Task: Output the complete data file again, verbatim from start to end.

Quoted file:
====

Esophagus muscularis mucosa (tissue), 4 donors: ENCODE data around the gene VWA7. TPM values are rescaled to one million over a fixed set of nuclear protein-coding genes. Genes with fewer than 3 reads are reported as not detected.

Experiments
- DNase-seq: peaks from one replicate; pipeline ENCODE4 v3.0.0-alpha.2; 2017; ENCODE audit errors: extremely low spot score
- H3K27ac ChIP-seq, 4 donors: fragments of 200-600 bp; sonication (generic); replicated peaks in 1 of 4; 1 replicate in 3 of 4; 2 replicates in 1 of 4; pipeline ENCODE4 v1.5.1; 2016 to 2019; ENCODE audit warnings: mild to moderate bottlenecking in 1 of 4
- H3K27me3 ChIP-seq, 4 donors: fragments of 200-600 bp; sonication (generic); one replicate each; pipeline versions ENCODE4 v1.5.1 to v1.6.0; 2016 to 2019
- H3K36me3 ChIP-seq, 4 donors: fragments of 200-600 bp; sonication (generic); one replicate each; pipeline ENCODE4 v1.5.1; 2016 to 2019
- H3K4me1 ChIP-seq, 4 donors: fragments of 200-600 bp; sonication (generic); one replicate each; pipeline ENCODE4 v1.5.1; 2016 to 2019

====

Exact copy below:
Esophagus muscularis mucosa (tissue), 4 donors: ENCODE data around the gene VWA7. TPM values are rescaled to one million over a fixed set of nuclear protein-coding genes. Genes with fewer than 3 reads are reported as not detected.

Experiments
- DNase-seq: peaks from one replicate; pipeline ENCODE4 v3.0.0-alpha.2; 2017; ENCODE audit errors: extremely low spot score
- H3K27ac ChIP-seq, 4 donors: fragments of 200-600 bp; sonication (generic); replicated peaks in 1 of 4; 1 replicate in 3 of 4; 2 replicates in 1 of 4; pipeline ENCODE4 v1.5.1; 2016 to 2019; ENCODE audit warnings: mild to moderate bottlenecking in 1 of 4
- H3K27me3 ChIP-seq, 4 donors: fragments of 200-600 bp; sonication (generic); one replicate each; pipeline versions ENCODE4 v1.5.1 to v1.6.0; 2016 to 2019
- H3K36me3 ChIP-seq, 4 donors: fragments of 200-600 bp; sonication (generic); one replicate each; pipeline ENCODE4 v1.5.1; 2016 to 2019
- H3K4me1 ChIP-seq, 4 donors: fragments of 200-600 bp; sonication (generic); one replicate each; pipeline ENCODE4 v1.5.1; 2016 to 2019